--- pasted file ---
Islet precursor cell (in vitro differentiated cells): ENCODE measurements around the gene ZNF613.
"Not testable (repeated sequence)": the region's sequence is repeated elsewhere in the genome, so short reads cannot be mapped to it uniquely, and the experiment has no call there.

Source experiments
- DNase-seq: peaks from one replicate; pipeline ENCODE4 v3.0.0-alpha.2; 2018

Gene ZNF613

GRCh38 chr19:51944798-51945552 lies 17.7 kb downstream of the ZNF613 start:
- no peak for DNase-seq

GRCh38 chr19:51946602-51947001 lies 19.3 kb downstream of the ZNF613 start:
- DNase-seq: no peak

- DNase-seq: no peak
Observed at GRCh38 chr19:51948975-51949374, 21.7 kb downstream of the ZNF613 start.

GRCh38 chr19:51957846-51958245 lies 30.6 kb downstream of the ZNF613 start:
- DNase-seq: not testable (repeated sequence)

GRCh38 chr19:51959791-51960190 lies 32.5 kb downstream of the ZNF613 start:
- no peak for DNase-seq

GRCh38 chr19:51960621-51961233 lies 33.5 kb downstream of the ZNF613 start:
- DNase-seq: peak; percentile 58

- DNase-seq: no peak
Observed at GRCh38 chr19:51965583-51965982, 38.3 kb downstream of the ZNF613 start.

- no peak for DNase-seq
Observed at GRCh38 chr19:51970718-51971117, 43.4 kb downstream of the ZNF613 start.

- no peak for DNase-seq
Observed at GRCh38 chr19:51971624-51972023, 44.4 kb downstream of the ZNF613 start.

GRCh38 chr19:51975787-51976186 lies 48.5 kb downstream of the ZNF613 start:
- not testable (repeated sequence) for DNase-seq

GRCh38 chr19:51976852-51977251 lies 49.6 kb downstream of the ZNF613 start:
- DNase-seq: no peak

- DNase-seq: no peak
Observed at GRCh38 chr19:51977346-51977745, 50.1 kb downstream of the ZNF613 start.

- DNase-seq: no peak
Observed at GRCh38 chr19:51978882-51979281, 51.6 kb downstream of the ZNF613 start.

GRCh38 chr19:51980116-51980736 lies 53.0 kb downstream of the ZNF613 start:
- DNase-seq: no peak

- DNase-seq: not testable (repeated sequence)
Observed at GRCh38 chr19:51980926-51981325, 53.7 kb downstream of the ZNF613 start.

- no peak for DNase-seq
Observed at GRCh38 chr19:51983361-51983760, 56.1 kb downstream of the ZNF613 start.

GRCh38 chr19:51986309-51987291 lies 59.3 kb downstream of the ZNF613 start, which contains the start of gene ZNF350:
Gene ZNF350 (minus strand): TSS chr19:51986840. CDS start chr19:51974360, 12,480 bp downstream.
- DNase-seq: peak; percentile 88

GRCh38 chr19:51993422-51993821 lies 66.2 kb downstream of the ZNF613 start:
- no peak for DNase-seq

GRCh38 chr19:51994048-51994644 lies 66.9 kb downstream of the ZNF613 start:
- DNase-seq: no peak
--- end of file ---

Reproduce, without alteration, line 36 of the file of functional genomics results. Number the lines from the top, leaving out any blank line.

- no peak for DNase-seq